The end of 2018 is fast approaching, and we move into yet another season. Autumn presents itself to us through many visible changes such as the leaves turning colour and the chill in the air. These obvious indications make it easy for us to adapt to the changes by throwing on a coach or cranking the heating up at home, but what happens when there are no visual indicators to prompters? In this issue, we look at mental health at work and how to spot warning signs that don’t always freely present themselves.
With most of us spending the majority of our time at work it becomes A major part of our lives, and with that in mind it is vital we provide a fulfilling environment that promotes good mental health and general well-being for everyone. You may not openly talk about mental health in your workplace as it is unfortunately still a taboo subject, but recent studies show that one and six workers are suffering common mental health problems such as anxiety and depression.
Whether work is causing the health issue or aggravating it, employees have a legal responsibility to help their employees. Work-related mental health issues must be assessed to measure the levels of risk to staff. Where a risk is identified, steps must be taken To remove it or reduce it as far as reasonably practicable.
Work-related stress and mental health problems often go hand in hand and the symptoms can be very similar, making them difficult to identify. Common mental health problems and stress can exist independently – people can experience work-related stress and physical changes without having anxiety or depression and vice versa. Some employees will already be suffering from a mental illness when you recruit them, and others may develop one during their employment.
Open door policy
As an employer, you can help manage and prevent stress by improving conditions at work. But you also have a role in making adjustments and helping someone manage a mental health problem at work. As a manager; you may have noticed someone at work who you believe to be suffering from mental health issues. The best thing you can do is talk to them – early action can prevent them from becoming more unwell. If the person does not want to speak to you, suggest I speak to someone else, for example, an occupational health professional or their own GP. Make sure everyone knows your door is always open!
Stick to what you know
Don’t get caught up trying to be a GP. Your responsibility as an employer is to concentrate on making reasonable adjustments at work, rather than understanding the diagnosis. A GP, medical support or occupational health should be able to provide guidance on what you can do to help them.
One of the most helpful things you can do for an employee that has been signed off work through ill mental health is to keep them informed from the get-go! If they know what is going on; they do not start stressing about that on top of everything else they have to deal with. This sounds obvious – but many people are left for long periods of time without contact with the employers believing it is better to allow them time without being disturbed.
Make it clear
Publicising your businesses commitment to promoting positive mental health across your organisation will help normalise the subject and encourage staff to talk to their manager (and their colleagues) about their mental house.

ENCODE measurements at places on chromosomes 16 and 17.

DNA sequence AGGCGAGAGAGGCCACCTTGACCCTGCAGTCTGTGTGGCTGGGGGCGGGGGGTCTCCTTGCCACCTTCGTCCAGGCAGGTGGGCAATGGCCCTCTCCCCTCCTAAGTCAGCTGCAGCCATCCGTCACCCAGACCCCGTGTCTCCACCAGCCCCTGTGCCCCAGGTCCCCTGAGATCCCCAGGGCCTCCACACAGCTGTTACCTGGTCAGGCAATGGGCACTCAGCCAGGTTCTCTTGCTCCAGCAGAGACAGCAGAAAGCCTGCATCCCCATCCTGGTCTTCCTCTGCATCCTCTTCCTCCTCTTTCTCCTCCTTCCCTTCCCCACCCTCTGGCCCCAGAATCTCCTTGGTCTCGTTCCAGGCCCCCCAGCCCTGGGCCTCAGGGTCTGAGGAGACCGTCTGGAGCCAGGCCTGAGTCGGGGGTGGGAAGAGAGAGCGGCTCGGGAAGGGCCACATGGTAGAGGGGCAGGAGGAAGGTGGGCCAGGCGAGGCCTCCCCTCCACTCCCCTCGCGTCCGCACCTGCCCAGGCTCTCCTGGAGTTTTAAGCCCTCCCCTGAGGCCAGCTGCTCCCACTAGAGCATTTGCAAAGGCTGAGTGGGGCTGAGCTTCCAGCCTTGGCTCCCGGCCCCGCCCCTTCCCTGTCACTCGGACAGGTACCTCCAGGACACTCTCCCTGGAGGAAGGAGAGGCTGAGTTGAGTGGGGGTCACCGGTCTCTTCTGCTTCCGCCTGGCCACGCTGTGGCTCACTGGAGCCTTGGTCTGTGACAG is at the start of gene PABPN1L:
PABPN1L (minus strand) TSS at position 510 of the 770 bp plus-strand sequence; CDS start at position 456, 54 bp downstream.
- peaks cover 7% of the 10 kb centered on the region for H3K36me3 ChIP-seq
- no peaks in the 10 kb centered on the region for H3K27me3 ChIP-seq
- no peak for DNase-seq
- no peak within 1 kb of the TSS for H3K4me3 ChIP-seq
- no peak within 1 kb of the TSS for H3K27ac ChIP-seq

Develop a plan for this which includes:
- Identifying the objectives for mental health improvement and why.
- Educating staff and managers and removing any stigma associated with mental ill-health.
- Putting support processes in place for staff experiencing mental ill-health.
Creating a mental health policy and reviewing existing policies to ensure managers and staff knew where to go for support and further information if needed.
Occupational health is concerned with the effects of work on health. It also considers an individual‘s health, ability and fitness to perform a particular job.
As previously mentioned employers are not expected to be medical expert, they are however expected to seek a professional opinion regarding employee health issues prior to making significant decisions. There are plenty of private companies offering the services but many employers are unaware that the NHS offer is a comprehensive and cost-effective OH service called Workplace Health for UK. For more information visit www.nhshealthatwork.co.uk.
Use your appraisal system
An appraisal is a great opportunity to have a wider conversation with your employees that can also address mental well-being.
Questions like ‘tell me how you feel about your work‘, or ‘what do you find frustrating about working here‘ can provide a way of exploring an employee state of mind.
The key is to use probing questions and not simply take the first response and move on. Clearly, when dealing with mental health matters you need to be sensitive to the individual and know the limits of your own ability but employers are often reluctant to ask obvious and relevant questions when it comes to discussing how the employee feels.
A good starting point is to ask yourself how would you feel in a similar situation. Is your interest supportive or an in interrogation? These types of conversations can often be uncomfortable but if handled correctly can unlock difficult shit situations which may have been an issue for some time.
If you have an employee situation that you feel would benefit from intervention and you feel uncomfortable speak to Eve or Andy and we can offer advice or even conduct the meeting.
A study carried out in 2018 in an organisation that had health and well-being activities in place during 2017 showed the following positive results:
- 44% improvement in employee morale and engagement
- 35% improvement in a healthier and more inclusive culture
- 31% reduction in sickness absence